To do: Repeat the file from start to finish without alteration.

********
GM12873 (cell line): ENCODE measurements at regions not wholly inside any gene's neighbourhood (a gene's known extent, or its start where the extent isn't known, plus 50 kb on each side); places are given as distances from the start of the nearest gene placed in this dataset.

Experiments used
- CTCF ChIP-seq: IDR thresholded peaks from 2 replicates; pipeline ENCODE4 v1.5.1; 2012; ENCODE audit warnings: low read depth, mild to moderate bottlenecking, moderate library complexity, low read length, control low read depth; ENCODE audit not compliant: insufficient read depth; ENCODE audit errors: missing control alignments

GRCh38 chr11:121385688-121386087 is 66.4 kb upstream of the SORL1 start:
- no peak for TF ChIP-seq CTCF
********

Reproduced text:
GM12873 (cell line): ENCODE measurements at regions not wholly inside any gene's neighbourhood (a gene's known extent, or its start where the extent isn't known, plus 50 kb on each side); places are given as distances from the start of the nearest gene placed in this dataset.

Experiments used
- CTCF ChIP-seq: IDR thresholded peaks from 2 replicates; pipeline ENCODE4 v1.5.1; 2012; ENCODE audit warnings: low read depth, mild to moderate bottlenecking, moderate library complexity, low read length, control low read depth; ENCODE audit not compliant: insufficient read depth; ENCODE audit errors: missing control alignments

GRCh38 chr11:121385688-121386087 is 66.4 kb upstream of the SORL1 start:
- no peak for TF ChIP-seq CTCF